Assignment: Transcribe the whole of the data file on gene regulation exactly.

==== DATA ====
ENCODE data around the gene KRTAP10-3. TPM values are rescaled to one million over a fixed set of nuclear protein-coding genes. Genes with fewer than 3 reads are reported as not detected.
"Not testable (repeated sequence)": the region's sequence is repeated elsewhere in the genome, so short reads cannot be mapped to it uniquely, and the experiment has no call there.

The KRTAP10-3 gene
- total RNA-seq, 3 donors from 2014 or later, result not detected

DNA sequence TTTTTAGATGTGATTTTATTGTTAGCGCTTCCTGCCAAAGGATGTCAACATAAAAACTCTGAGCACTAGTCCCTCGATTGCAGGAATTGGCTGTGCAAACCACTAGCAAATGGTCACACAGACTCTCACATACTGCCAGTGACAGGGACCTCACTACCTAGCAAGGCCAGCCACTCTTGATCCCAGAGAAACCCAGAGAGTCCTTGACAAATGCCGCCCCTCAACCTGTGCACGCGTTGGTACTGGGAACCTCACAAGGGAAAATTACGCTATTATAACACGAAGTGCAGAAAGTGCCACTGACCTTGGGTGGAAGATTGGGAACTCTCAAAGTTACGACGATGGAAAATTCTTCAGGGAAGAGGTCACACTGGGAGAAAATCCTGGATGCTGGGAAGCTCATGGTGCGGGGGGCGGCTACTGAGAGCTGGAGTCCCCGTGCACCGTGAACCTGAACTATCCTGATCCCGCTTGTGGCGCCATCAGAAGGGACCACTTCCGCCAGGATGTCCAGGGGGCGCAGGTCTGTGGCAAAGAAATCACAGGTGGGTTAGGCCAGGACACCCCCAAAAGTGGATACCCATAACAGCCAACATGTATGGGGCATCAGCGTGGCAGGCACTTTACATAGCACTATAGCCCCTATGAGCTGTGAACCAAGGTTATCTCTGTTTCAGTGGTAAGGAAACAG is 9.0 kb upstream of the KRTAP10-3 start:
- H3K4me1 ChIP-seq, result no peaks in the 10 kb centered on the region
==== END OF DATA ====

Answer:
ENCODE data around the gene KRTAP10-3. TPM values are rescaled to one million over a fixed set of nuclear protein-coding genes. Genes with fewer than 3 reads are reported as not detected.
"Not testable (repeated sequence)": the region's sequence is repeated elsewhere in the genome, so short reads cannot be mapped to it uniquely, and the experiment has no call there.

The KRTAP10-3 gene
- total RNA-seq, 3 donors from 2014 or later, result not detected

DNA sequence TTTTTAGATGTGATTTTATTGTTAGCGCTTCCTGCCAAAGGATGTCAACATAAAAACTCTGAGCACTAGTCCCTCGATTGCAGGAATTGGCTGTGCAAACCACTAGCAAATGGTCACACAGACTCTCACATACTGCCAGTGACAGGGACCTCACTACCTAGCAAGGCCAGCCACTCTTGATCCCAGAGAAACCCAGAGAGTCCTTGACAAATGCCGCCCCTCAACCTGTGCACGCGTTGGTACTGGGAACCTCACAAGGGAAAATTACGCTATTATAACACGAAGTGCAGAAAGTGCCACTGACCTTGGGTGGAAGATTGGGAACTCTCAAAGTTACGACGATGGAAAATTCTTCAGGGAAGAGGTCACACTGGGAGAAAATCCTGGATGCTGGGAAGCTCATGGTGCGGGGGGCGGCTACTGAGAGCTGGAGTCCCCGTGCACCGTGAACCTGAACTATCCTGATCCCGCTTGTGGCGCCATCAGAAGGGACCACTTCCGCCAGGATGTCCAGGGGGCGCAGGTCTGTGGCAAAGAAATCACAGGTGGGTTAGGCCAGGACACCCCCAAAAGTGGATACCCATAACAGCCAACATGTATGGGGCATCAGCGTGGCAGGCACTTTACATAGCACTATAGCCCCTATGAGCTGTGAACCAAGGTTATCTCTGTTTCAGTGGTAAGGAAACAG is 9.0 kb upstream of the KRTAP10-3 start:
- H3K4me1 ChIP-seq, result no peaks in the 10 kb centered on the region